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By Julian Nettlefold

Euro Hawk® Unmanned Aircraft Shows Stamina with 30-Hour Flight

17 Dec 10. News that the Northrop Grumman Euro Hawk®, the premier unmanned aircraft system (UAS) for the German Air Force, successfully proved its long endurance capability with a 30.3-hour flight over Edwards Air Force Base, California underlines the strength and the breadth of the Global Hawk system around the world. Built by Northrop Grumman Corporation and EADS Deutschland GmbH, operating through Cassidian, the defence and security division of EADS, the high-flying UAS took off Dec. 1 at 4:47 p.m. PST and landed Dec. 2 at approximately 10:59 p.m. PST.

“Soaring up to 60,000 feet, the Euro Hawk® performed beautifully and has logged nearly 100 total flight hours since its maiden flight approximately five months ago,” said Duke Dufresne, sector vice president and general manager of the Strike and Surveillance Systems Division for Northrop Grumman’s Aerospace Systems sector. “This flight not only demonstrated the aircraft’s endurance capability, but it also enabled the team to collect crucial communications data points.”

The Euro Hawk® is the first international configuration of the RQ-4 Global Hawk high-altitude, long-endurance UAS. It also demonstrates the remarkable team spirit uniting Northrop Grumman and EADS Deutschland GmbH/Cassidian.

“This milestone is a significant step towards completion of the ferry flight to Germany next year,” said Nicolas Chamussy, senior vice president of Unmanned Aerial Systems for Cassidian. “The aircraft will undergo additional flight testing in Germany before being delivered to the German Air Force by the end of 2011 to replace the fleet of manned Breguet Atlantic aircraft which went out of service this year.”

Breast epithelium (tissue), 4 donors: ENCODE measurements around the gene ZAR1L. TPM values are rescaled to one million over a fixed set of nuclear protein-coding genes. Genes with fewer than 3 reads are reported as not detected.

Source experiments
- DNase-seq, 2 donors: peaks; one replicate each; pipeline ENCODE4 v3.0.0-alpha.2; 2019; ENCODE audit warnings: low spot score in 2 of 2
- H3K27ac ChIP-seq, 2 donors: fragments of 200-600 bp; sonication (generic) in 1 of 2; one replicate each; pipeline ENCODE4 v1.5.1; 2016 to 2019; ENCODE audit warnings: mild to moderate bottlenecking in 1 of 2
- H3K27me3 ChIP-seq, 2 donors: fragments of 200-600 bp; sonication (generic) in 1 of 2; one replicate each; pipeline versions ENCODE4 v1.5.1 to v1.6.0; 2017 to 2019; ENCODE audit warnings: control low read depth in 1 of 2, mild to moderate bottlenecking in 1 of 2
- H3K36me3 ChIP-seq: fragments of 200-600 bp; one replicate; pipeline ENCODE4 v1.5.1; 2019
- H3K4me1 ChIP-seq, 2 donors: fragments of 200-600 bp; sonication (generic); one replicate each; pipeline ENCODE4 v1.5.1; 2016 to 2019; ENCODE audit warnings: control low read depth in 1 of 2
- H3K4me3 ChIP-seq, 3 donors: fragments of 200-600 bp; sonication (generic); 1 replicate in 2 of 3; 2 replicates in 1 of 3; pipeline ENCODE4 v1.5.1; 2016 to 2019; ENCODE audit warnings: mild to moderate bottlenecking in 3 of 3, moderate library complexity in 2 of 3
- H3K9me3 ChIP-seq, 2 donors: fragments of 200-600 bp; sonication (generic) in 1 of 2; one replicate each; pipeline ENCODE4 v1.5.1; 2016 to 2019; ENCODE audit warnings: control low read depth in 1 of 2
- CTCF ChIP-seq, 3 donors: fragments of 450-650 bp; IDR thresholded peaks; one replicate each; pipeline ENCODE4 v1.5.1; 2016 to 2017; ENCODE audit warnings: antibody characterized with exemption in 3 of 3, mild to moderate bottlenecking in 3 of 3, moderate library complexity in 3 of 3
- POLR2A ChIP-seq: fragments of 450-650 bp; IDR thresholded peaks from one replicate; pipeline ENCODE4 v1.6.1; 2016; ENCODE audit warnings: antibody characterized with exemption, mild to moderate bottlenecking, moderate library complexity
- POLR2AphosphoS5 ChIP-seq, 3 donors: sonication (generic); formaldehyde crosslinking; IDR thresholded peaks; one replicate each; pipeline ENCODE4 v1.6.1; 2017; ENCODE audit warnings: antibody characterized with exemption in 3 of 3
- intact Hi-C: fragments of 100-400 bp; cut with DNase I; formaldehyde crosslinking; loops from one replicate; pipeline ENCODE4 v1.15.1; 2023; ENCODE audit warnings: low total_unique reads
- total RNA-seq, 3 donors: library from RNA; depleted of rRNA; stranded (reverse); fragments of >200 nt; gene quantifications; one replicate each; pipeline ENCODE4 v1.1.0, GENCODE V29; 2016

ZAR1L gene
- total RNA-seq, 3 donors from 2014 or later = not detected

Based on the Block 20 configuration, the Euro Hawk® will be equipped with a signals intelligence mission system developed by Cassidian, providing standoff capability to detect electronic and communications emitters.

“We are very excited to soon have Euro Hawk® flying over German skies and providing airborne wide-area surveillance and reconnaissance,” said Neset Tuekenmez, chief executive officer of the EuroHawk GmbH. “This trans-Atlantic cooperation has been a long time coming since the effort began in August 2000 and the contract awarded in 2007.”

Delivery of four subsequent systems is anticipated between 2015 and 2016 following successful testing and introduction in German operational service.

This news comes hard on the heels of developments in the NATO AGS system based on the Block 40 Global Hawk with the Northrop Grumman/Raytheon MP-RTIP radar and Ground Station supplied by member companies including GD Canada, EADS, Selex Galileo and EADS. Northrop Grumman will supply the Air Vehicle Management Command and Control (AVMC2) system. All the IPR transfer on the project is agreed under offset and ITAR issues have been resolved. The six systems will be co-located and sustained at Sigonella in Italy with U.S. Navy BAMS and USAF Global Hawks.

The U.S. Air Force’s first Block 40 Global Hawk just received its MP-RTIP sensor and will begin full system flights early next year.

The surprise announcement in the U.K. SDSR on the retirement of the Sentinel fleet post-Afghanistan leaves a gap in the U.K.’s ability for High Altitude, Long Endurance surveillance missions. In addition the Sentinel fleet was seen as ‘payment in kind’ for access to the NATO AGS capability. With Sentinel gone that avenue appears to have been shut off. Has Thales convinced the MoD that the Hermes 450 Watchkeeper system can fulfil the Sentinel and/or Global Hawk mission? Having said this, there is talk of the U.K. being offered a possible Global Hawk lease deal, but with limited funds and BAE pushing for a joint UK/Franco HALE solution, this may not be the way forward.

Bob Zeiser of Northrop Grumman told BATTLESPACE that NATO AGS was one of the top ten initiatives

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